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    SQL Server does not exist or access denied

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  • Christofer Lindqvist Christofer Lindqvist StreamServe Employee
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    Hi,

    I have a problem where the installation of StreamServe Enterprise Repository fails with the error message "SQL Server does not exist or access denied". Any help appreciated.

    Environment:
    StreamServe SP4R2 on a Win2008Server.
    SQL2005 on a Win2003Server cluster.
    SQL has two instances. The first instance (been used as a single SQL server for a while) is running on default port 1433 and is called NAME3\INSTANCE (NAME3=DNS name for the clustergroup). The second instance created for StreamServe is called NAME4 (NAME4=DNS name for the clustergroup)and uses port 1440.

    The problem appears when trying to start the installation and connecting to the NAME4 SQL instance, it just doesn’t find the server. If this is because of that the SQL instance is running on a different port than then default SQL port, because the server not being published on the network correctly or something else, we can’t really say.

     

    I feel we have looked at almost every angle possible:

    -          All services up and running correctly, SQL Server, SQL Browser etc.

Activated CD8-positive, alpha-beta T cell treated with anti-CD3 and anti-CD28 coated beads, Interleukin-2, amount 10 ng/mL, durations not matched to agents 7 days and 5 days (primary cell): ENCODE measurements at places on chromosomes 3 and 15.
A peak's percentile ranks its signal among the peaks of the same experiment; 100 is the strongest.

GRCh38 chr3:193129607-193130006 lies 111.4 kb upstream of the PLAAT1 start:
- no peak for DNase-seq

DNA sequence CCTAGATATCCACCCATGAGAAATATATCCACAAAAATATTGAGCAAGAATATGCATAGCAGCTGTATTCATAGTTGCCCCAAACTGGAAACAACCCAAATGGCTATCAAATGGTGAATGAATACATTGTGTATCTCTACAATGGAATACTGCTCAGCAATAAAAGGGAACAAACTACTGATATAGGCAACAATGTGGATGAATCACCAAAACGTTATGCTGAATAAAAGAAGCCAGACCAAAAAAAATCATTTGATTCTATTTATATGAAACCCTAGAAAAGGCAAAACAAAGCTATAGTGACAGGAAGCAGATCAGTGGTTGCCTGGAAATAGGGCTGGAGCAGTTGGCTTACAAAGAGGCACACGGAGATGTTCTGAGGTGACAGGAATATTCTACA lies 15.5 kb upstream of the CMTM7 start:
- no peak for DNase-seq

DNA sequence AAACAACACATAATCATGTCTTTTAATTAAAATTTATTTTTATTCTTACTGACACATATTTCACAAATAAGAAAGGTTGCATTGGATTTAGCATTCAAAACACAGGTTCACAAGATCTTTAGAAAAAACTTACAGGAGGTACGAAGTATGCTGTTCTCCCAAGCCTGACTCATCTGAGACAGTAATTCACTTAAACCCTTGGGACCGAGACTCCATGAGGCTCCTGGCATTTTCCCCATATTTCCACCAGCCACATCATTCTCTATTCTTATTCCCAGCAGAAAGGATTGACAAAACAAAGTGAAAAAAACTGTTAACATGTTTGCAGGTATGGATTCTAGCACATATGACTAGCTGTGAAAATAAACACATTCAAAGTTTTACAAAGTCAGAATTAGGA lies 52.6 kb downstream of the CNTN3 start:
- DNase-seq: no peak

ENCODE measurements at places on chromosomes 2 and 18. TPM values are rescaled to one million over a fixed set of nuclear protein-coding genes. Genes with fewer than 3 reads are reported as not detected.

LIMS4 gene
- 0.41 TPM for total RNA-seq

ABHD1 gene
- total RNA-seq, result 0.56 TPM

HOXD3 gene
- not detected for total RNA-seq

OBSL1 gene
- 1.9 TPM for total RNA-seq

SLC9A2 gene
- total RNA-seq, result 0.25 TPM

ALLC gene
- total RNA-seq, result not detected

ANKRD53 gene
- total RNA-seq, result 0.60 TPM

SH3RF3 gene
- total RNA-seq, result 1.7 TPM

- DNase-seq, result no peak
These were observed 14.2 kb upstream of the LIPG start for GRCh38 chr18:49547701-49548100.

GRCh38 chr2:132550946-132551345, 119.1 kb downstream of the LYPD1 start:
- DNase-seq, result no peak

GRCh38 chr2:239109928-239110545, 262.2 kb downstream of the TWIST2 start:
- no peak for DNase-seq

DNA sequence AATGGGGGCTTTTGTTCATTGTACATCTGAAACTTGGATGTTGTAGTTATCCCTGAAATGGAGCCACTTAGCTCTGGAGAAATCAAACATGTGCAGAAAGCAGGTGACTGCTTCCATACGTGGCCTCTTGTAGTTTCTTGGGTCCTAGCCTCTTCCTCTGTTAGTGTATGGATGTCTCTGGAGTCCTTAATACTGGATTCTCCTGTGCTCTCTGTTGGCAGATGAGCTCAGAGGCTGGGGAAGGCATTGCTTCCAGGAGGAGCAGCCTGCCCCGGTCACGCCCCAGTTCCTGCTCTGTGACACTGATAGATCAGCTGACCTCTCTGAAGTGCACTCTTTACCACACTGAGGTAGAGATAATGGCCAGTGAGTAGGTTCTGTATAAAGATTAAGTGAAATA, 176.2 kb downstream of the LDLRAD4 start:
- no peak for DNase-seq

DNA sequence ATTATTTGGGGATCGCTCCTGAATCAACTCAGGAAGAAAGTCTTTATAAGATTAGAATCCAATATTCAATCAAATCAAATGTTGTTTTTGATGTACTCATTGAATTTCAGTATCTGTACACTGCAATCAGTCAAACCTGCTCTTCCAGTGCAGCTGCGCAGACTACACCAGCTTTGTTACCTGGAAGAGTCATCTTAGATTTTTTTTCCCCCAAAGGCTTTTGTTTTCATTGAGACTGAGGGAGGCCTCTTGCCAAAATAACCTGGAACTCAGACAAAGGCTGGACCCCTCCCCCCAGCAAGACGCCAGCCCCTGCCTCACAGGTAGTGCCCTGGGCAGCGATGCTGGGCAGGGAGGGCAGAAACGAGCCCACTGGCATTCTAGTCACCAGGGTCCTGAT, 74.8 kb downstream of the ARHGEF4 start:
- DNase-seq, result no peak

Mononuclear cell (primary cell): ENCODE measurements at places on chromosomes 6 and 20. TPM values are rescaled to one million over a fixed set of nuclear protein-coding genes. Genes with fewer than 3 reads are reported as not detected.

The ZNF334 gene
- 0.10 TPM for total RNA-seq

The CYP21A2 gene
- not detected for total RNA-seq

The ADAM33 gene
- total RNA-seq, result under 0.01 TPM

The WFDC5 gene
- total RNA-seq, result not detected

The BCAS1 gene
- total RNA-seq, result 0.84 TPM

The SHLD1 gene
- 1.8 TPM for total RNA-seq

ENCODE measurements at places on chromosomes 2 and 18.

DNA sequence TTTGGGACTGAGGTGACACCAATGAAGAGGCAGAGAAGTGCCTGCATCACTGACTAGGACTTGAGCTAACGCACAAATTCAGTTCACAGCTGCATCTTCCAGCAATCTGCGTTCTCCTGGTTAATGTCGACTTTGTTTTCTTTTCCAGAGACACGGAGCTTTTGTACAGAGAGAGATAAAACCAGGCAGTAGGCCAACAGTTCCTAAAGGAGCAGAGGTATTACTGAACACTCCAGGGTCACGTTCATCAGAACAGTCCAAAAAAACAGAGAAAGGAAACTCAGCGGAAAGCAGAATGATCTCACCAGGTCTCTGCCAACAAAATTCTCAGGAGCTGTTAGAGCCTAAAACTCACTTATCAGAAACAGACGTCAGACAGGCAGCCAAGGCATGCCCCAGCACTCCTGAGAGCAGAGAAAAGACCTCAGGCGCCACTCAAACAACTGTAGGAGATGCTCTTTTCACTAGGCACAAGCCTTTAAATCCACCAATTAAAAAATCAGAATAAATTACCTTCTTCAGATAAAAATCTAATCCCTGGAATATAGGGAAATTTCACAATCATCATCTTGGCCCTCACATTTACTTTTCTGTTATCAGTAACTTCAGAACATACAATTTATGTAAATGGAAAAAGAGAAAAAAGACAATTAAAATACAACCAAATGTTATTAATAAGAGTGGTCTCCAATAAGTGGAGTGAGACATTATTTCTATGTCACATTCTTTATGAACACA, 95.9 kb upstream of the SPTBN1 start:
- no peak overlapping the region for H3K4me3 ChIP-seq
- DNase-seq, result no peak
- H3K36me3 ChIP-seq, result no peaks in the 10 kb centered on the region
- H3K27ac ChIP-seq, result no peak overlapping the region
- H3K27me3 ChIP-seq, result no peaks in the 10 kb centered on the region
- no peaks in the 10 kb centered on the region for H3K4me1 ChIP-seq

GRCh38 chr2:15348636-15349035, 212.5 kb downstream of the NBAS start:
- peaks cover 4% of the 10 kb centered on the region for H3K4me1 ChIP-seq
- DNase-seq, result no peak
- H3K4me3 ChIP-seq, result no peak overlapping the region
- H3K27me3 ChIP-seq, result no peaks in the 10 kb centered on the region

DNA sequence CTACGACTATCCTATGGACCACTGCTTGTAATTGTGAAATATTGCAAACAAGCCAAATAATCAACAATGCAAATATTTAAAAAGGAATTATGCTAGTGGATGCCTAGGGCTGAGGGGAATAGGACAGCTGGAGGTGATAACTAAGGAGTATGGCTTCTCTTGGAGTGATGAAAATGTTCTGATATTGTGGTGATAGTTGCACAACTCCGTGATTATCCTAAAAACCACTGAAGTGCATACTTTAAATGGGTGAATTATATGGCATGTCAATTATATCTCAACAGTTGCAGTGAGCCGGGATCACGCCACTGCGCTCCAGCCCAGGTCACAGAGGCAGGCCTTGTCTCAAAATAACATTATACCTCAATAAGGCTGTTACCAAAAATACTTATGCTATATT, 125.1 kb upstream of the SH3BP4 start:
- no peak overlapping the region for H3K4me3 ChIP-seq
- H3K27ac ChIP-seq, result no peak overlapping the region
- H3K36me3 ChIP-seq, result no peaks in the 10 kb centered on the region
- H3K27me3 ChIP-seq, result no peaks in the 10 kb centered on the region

-          Connecting via the installation to NAME4 – Doesn’t work.

    -          Connecting via the installation to the first SQL instance, NAME3\INSTANCE – Works OK.

    -          Connecting via the installation from another Windows 2008 Server – Doesn’t work.

    -          Connecting via the installation from a Windows 2003 Server – Doesn’t work.

    -          Running installation on my local machine with port set to 1440 – Works OK.

     

    So connecting to any other SQL instance or server from the Windows 2008 Server where we want to do the installation works fine, but whenever we try to connect to the SQL instance that we should use, we fail. Meaning we have a problem with that specific instance for some reason. We verified that the StreamServe installation doesn’t have a problem installing on an SQL Server where another port than the default port is used, so it shouldn’t be the installation itself that fails.

     

    There are a couple of things I see might be the cause of the problem:

    -          A firewall or antivirus software are blocking the connections on port 1440. Either outgoing on the 2008 Server where we want to do the installation from, or incoming on the actual SQL Server. Unfortunately we couldn’t do this test as we didn’t have the appropriate rights, or knowledge, to dig any deeper into this.

    -          The actual SQL instance is somehow set up in the wrong way, or not being published correctly. We could on the other hand connect to the instance via SQLCMD for example but I don’t know if that tells us anything.

    -          Problems with an SQL instance on a cluster?

     

    Regards,
    Christofer

     

    Tuesday 14 September, 2010
  • Best Answer
    Christofer Lindqvist Christofer Lindqvist StreamServe Employee